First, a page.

We Finally Know What Killed the Dinosaurs—It Wasn't Just an Asteroid
You might think we know what killed the dinosaurs—but you're dead wrong. Apparently, it wasn't just an asteroid that turned them into fossil fuel.
Most people are convinced the dinosaurs were wiped out as the result of an asteroid crashing down on the planet, dramatically changing the local weather environments.
This has made us more than a little anxious whenever a giant space rock finds its way into our general vicinity. A recent test of the Earth's emergency warning system for giant asteroid collisions shows that we're not exactly eager to suffer the same fate as the giant turkey lizards that once ruled the roost.
However, it turns out our fears of an asteroid collision killing off our species might be unfounded—according to a new study conducted by researchers from Tohoku University and Japan's Meteorological Research Institute, we might have nothing to worry about. While the Earth getting hit by a giant space rock isn't anything to get excited about, there's only a slim chance that such a collision would actually cause an extinction-level event.
According to the research, giant asteroids of the kind that killed off the dinosaurs only hit Earth once every hundred million years—hardly a common occurrence. Even when they do hit, the majority of these impacts shouldn't destroy the planet entirely. Unfortunately, when the dino-killer asteroid hit Earth, it did so in exactly the wrong place.
It's commonly agreed that the site of the devastating collision is near the Yucatán Peninsula in Mexico. According to the new study, when the asteroid crashed down, it lit up large seas of crude oil in the region, starting a massive oil fire that would have raged for a long time.
As the fire burned, it sent masses of ash and soot into the air, clouding the planet's entire atmosphere, and darkening the skies. It was these large clouds of smoke that altered the weather, cooled the planet, killed off local flora, and forced the dinosaurs to evolve or die.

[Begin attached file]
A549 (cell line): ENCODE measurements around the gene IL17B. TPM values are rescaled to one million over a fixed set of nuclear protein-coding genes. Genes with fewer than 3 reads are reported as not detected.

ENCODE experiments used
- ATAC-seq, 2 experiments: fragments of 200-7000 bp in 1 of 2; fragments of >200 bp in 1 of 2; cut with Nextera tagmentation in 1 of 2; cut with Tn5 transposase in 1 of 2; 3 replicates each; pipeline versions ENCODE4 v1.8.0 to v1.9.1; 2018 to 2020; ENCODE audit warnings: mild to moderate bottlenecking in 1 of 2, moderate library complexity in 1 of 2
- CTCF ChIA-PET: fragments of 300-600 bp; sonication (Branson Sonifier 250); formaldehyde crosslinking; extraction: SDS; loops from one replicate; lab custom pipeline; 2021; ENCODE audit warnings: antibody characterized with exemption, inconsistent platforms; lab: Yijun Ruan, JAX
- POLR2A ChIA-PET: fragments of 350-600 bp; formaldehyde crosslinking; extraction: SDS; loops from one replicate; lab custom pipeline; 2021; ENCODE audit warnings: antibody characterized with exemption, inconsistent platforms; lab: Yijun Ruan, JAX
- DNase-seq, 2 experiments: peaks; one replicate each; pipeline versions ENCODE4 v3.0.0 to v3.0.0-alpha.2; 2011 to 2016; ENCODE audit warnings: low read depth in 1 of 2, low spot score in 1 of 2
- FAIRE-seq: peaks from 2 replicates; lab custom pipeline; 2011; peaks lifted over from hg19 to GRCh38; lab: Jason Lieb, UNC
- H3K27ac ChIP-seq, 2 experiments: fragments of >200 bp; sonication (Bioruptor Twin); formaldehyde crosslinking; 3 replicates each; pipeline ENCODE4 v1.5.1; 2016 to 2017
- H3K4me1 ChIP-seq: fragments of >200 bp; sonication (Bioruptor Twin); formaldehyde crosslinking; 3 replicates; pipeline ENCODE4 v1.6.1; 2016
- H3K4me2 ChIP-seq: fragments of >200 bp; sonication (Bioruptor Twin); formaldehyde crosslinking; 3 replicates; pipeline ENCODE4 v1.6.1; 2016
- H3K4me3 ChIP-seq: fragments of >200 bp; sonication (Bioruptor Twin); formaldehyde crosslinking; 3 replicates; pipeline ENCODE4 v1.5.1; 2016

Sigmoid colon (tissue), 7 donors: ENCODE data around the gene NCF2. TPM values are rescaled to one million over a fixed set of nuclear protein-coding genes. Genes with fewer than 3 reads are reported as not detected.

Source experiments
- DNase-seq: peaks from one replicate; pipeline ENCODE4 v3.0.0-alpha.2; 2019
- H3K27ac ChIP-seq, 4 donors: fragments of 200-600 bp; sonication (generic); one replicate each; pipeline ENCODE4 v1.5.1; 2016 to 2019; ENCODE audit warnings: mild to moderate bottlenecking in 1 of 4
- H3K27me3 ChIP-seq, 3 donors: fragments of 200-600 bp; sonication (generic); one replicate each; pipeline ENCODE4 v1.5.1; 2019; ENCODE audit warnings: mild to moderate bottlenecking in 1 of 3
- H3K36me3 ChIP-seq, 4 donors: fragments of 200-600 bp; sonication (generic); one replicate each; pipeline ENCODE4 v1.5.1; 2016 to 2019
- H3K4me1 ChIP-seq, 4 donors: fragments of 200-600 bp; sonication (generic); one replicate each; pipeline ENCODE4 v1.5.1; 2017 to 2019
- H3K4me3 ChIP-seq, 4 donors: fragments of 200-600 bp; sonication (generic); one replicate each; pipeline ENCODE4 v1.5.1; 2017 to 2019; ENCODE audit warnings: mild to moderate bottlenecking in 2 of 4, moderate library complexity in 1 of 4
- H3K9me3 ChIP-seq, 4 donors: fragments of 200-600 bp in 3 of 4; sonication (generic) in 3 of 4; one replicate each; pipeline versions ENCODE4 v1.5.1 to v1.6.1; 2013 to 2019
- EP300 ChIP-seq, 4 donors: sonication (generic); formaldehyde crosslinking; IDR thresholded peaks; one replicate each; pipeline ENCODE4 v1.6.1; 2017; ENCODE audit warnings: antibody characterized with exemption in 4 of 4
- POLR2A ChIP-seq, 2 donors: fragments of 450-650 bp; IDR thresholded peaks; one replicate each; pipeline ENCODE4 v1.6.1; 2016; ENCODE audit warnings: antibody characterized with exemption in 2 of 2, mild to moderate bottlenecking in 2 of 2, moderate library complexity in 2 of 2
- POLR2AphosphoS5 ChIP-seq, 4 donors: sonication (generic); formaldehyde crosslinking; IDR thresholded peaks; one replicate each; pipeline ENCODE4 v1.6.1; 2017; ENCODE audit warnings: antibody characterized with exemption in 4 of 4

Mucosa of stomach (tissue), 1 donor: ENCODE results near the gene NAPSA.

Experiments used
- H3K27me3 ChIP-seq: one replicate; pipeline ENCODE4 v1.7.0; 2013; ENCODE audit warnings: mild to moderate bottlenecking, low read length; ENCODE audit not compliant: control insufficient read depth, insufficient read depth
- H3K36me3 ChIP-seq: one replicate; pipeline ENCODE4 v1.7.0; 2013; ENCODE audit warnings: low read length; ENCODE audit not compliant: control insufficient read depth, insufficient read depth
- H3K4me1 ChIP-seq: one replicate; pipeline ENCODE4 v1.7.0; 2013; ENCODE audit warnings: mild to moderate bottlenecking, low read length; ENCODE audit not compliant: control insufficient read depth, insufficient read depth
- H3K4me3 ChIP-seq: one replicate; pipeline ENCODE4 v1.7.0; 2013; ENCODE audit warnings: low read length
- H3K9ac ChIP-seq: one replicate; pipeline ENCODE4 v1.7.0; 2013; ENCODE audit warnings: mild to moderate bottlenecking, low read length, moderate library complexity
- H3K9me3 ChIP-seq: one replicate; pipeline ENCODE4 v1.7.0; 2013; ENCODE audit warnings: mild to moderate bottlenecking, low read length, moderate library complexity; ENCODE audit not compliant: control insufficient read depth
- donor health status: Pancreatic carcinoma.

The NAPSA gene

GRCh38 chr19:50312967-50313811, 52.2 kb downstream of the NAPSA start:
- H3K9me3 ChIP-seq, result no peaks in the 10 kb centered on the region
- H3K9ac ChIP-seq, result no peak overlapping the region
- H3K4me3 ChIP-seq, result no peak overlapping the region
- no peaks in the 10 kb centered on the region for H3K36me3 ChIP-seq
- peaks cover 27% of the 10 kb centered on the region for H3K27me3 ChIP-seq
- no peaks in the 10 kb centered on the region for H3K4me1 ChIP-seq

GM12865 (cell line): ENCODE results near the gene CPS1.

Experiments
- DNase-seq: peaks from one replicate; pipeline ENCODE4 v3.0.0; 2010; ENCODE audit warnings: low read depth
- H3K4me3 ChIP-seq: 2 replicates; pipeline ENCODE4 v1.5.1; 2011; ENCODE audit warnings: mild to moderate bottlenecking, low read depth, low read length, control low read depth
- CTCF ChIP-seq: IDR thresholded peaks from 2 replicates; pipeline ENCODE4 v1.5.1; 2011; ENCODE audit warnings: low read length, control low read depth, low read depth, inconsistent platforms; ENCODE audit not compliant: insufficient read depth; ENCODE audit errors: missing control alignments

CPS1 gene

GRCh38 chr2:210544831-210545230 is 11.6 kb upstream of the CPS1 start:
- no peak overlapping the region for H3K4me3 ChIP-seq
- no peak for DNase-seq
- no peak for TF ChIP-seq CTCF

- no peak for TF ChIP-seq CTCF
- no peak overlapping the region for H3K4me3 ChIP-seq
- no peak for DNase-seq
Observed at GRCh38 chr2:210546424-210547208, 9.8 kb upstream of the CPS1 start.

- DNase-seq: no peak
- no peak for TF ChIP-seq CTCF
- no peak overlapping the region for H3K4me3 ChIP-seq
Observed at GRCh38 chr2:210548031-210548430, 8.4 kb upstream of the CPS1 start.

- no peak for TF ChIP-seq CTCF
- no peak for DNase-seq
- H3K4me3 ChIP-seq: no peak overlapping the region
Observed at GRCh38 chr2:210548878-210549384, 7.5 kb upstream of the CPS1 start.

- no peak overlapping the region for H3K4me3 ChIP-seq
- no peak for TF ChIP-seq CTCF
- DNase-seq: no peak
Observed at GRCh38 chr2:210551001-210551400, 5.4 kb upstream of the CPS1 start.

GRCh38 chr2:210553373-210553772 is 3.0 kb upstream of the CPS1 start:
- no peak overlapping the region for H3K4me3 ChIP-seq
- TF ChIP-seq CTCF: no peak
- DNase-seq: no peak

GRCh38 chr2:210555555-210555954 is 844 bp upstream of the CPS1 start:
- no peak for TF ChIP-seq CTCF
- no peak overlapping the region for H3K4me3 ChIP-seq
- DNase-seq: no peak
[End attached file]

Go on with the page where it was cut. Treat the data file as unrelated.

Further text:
The real reason for their demise was a gigantic oil fire, and had this never been lit, we might still have giant monsters roaming the Earth to this very day.
According to the study, only around 13 percent of the planet at the time of the collision had enough stores of flammable material to cause such an enormous fire. Had the asteroid hit almost anywhere else, it wouldn't have done nearly as much damage.
It is worth pointing out that this study is not exactly accepted as truth by all experts in the field.
Many question whether the simulations run as part of this research are completely accurate, or if they give undue weight to the power of the soot and ash that entered the atmosphere at the time. Drilling that's taken place in the crater that was left by the catastrophic asteroid hasn't shown nearly enough soot residue for the kinds of levels that the study suggests was released into the atmosphere.
There was a lot more going on at the time of the asteroid collision than just soot, claim some experts. Chunks of debris would have rained down around the whole planet for months afterwards, seas dramatically changed pH balance causing acidity levels that melted aquatic life, and gases such as sulfur entered the atmosphere.
Plus, the collision lead to a 26 Celsius drop in temperature over the next five years, destroying the dinosaurs' balmy environment and killing off an awful lot of animals and plants.
Paleontologists will continue to debate the specifics of why the dinosaurs died out, but one thing seems to be universally agreed on: an asteroid was involved, it landed near Mexico, and it's not an experience that we're eager to see Earth go through again.